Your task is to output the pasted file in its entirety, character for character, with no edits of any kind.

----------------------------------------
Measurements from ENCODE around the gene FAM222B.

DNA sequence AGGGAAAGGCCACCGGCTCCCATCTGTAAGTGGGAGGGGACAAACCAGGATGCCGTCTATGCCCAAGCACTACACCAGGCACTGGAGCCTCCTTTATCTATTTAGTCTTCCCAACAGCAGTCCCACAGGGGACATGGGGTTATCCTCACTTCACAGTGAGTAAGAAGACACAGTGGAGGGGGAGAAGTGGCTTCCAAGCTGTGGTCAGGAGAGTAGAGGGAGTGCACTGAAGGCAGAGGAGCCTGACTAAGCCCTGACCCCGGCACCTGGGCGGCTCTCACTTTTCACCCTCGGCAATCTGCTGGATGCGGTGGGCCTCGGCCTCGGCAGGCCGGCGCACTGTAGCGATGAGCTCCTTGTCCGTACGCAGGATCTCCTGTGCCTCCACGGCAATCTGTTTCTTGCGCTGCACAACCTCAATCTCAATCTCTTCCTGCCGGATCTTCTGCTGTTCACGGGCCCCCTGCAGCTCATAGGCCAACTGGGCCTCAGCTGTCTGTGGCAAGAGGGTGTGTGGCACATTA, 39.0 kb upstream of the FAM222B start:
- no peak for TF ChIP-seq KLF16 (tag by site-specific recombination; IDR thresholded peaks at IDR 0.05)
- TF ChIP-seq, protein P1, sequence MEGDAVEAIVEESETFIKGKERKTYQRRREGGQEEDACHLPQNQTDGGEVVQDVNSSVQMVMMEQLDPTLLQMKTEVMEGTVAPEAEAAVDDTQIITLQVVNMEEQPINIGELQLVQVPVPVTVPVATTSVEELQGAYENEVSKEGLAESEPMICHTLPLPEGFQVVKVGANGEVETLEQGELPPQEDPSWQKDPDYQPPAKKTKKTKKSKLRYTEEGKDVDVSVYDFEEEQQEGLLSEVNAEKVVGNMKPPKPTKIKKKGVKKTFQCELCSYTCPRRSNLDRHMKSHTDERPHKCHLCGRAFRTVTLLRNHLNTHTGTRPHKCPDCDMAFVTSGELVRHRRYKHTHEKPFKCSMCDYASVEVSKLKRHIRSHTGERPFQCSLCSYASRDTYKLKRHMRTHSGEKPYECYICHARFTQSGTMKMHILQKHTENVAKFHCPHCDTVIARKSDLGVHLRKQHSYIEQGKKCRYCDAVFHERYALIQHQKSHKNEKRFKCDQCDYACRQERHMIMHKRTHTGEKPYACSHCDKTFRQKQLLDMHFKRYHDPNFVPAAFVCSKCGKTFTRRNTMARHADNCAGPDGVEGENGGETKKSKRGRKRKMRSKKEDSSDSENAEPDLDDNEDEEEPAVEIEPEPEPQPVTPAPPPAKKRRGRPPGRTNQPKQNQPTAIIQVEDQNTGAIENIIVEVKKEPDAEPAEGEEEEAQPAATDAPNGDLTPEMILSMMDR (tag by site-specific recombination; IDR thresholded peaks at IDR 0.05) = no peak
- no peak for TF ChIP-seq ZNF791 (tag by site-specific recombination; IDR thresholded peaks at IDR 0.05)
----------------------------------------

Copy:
Measurements from ENCODE around the gene FAM222B.

DNA sequence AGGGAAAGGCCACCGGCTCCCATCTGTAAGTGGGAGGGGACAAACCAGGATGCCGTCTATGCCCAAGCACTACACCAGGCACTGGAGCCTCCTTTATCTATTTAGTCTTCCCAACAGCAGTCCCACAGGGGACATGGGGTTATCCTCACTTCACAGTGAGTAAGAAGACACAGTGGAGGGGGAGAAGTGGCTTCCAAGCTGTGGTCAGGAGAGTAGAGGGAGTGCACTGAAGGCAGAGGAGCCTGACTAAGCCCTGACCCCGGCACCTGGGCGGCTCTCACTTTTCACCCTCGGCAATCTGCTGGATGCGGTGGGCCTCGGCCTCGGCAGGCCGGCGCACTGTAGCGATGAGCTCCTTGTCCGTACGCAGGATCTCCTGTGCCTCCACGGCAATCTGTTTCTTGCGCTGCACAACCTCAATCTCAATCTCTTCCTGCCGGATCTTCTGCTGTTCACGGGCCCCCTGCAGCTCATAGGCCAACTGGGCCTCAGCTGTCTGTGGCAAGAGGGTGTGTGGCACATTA, 39.0 kb upstream of the FAM222B start:
- no peak for TF ChIP-seq KLF16 (tag by site-specific recombination; IDR thresholded peaks at IDR 0.05)
- TF ChIP-seq, protein P1, sequence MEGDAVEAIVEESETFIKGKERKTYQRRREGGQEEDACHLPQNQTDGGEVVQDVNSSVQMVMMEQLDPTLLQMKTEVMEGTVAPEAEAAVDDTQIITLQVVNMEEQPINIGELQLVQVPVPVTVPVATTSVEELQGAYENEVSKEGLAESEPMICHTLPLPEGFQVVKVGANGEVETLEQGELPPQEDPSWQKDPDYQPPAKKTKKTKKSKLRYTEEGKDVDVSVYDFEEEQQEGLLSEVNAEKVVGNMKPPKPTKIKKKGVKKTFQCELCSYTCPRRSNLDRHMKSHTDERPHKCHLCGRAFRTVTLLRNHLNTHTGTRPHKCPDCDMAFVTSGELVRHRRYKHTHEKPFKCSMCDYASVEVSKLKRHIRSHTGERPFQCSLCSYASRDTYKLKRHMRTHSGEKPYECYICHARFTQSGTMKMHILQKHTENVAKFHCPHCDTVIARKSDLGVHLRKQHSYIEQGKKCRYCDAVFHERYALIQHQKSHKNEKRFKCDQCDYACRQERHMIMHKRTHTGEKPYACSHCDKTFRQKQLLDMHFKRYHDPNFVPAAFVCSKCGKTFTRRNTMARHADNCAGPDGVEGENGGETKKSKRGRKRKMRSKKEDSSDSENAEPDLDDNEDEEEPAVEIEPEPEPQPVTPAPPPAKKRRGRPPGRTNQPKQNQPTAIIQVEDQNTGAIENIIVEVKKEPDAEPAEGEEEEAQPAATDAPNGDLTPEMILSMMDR (tag by site-specific recombination; IDR thresholded peaks at IDR 0.05) = no peak
- no peak for TF ChIP-seq ZNF791 (tag by site-specific recombination; IDR thresholded peaks at IDR 0.05)